Neil Young’s Film Lounge – Somersault

Published on: March 23rd, 2004

SOMERSAULT

8/10

Australia 2004 : Cate SHORTLAND : 106 mins

If there’s one thing current cinema doesn’t need, it’s yet another sensitive coming-of-age tale tracing a painful first love. Which is why Australian entry Somersault comes as such a terrific surprise. Even the setting is unexpected – rather than the well-traversed outback or sprawling suburbs seen in so many Aussie movies, Shortland’s debut unfolds in the wintry surroundings of Jindabyne, a New South Wales lakeside ski-resort which could easily pass for New Zealand or the damper sections of North America’s west coast.

This is where 16-year-old runaway Heidi (Abbie Cornish) ends up after fleeing her home in the far-off city – she’d been caught by her mother in a compromising clinch with the mother’s adult boyfriend. Attractive but penniless, naive but seldom afraid of using her sexual allure to get what she wants, it’s clear that Heidi could end up in serious trouble. She soon finds accommodation and maternal care, however, from motel-owner Irene (Lynnette Curran), while drifting towards a tentative romance with farm-boy Joe (Sam Worthington). Despite being in his mid-twenties, and a reputation as the local lothario, Joe turns out to be no more mature than Heidi herself…

boys do cry - Worthington, Cornish: SomersaultFrom the very first scenes, it’s clear that debutant writer-director Shortland knows exactly what she’s doing – she has firm control over everything we see (evocatively rough-edged cinematography by Robert Humphreys) and hear (shimmeringly downbeat score by band Decoder Ring). Heidi is acutely attuned to the textures of her environment, and Shortland’s eye and ear for detail captures this inner-life with a winning combination of economy and intensity that recalls Christine Jeffs’ Rain and Lynne Ramsay’s Morvern Callar.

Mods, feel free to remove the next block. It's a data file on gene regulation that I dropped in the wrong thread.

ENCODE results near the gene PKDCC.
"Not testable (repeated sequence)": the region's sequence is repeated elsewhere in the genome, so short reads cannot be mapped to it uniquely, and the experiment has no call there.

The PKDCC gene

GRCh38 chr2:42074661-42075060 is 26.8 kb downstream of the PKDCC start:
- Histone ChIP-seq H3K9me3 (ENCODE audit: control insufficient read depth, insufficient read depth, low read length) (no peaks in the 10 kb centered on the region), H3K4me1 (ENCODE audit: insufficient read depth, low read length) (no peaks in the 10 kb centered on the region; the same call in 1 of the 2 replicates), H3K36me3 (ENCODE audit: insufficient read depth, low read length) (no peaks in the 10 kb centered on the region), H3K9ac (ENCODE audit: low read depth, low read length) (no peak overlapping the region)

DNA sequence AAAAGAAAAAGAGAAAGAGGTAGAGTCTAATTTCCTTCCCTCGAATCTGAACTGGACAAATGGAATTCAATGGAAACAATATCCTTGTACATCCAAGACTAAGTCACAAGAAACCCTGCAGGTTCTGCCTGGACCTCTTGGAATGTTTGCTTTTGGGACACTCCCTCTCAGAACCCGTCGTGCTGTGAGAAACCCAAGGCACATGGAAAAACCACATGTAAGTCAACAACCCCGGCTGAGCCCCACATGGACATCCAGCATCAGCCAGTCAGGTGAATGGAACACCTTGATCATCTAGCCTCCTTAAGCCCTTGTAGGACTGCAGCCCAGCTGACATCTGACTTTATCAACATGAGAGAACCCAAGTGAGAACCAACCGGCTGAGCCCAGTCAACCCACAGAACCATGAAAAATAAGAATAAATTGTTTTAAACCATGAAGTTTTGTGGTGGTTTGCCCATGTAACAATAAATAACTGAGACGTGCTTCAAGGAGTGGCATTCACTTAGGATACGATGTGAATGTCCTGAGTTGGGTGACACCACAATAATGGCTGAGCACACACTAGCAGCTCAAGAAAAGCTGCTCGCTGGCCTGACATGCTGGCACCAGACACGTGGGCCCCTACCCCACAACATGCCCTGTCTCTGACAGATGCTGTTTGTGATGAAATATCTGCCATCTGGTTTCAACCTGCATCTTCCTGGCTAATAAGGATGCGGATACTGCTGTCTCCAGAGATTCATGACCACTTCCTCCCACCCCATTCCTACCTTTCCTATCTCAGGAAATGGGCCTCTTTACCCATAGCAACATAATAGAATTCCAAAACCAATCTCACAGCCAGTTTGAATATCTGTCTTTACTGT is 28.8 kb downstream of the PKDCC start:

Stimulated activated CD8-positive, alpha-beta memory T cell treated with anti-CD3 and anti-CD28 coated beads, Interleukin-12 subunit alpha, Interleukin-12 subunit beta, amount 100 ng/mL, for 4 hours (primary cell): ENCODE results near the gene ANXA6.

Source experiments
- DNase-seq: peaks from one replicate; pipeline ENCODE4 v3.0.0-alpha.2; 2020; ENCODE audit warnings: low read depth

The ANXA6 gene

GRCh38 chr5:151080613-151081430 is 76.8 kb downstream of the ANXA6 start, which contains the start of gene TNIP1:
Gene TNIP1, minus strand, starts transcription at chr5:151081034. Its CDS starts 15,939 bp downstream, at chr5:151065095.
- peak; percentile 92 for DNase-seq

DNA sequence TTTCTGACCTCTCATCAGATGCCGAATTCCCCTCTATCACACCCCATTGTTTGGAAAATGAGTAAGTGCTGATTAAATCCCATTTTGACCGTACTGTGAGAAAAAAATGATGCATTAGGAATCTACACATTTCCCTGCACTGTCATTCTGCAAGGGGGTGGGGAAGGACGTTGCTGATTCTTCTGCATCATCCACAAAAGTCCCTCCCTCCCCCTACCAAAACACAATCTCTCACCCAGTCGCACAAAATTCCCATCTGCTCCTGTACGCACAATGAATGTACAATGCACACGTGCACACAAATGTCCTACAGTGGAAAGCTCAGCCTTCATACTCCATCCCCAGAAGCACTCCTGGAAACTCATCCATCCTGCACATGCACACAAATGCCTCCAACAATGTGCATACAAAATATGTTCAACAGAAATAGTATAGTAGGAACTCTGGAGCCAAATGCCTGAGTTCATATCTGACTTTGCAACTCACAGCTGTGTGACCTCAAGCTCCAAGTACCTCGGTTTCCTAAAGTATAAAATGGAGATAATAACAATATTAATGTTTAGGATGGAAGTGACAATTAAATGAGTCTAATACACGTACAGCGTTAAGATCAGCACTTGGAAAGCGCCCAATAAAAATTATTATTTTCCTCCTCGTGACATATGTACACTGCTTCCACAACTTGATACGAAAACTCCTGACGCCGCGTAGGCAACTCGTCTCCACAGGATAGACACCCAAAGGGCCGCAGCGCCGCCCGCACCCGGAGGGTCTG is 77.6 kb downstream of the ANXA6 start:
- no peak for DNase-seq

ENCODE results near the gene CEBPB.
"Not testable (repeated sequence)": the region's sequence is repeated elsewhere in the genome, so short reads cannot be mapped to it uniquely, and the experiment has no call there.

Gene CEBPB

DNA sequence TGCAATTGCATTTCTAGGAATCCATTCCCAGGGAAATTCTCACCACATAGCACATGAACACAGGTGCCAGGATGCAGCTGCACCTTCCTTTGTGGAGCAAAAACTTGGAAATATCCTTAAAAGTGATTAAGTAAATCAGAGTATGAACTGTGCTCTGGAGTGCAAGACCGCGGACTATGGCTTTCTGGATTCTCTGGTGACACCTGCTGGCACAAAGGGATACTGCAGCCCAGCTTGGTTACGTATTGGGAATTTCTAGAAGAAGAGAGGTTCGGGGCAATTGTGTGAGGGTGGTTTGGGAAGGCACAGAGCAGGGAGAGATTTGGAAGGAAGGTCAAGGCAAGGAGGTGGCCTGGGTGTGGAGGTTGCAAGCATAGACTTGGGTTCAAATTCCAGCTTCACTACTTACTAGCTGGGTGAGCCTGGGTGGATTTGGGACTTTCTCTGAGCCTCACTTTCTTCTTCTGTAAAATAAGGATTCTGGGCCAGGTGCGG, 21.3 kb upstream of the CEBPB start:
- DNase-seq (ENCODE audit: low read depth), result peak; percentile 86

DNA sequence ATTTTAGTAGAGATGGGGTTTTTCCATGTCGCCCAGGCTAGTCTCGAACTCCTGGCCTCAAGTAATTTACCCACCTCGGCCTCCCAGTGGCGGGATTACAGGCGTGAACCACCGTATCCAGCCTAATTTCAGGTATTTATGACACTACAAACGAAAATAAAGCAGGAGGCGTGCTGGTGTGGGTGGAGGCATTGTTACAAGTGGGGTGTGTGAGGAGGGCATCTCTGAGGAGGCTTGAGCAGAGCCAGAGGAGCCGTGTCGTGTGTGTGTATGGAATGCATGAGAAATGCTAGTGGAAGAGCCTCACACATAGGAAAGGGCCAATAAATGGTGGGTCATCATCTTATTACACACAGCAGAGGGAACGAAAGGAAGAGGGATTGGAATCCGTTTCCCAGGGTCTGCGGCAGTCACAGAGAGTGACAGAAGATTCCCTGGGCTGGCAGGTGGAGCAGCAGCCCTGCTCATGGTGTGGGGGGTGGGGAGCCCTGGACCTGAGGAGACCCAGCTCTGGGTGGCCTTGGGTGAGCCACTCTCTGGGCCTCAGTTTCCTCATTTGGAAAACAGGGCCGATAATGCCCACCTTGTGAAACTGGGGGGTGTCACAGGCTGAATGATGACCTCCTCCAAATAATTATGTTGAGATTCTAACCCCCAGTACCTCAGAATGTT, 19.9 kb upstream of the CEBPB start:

But while those movies both lost focus in the latter stages, Shortland has the vision and skill to sustain her picture to feature length without stumbling into melodrama or losing her grasp of tone. Nor does she float off into a dreamy world of burgeoning teenage-girl sensuality and allow lyricism to overwhelm narrative concerns – as in Sofia Coppola’s The Virgin Suicides. In contrast, Shortland keeps her feet firmly on the ground – there’s a welcome strain of tough bleakness running through the story that may remind some audiences of Boys Don’t Cry, or The Boys by Rowan Woods, who’s thanked in the end-credit crawl.

Crucially, this isn’t just Heidi’s story: and it’s only when Worthington’s terse, ockerish Joe becomes a major figure in the drama – and is forced to grow up very fast – that Somersault really gets going. They make an attractive couple – he a charismatic cross between Ewan McGregor and Pierce Brosnan; she an elfin beauty despite looking like Jack ‘White Stripes’ White from certain angles. And Shortland coaxes such moving, convincing characterisations out of them that, despite the age-gap that makes them an impractical long-term couple, we find ourselves firmly rooting for their hard-won happiness, either together or apart.

14th September, 2004
(seen 25th August : FilmHouse Edinburgh : public show – Edinburgh Film Festival)

click here for an interview with director Cate Shortland

click HERE for our full coverage of the 2004 Edinburgh Film Festival

by Neil Young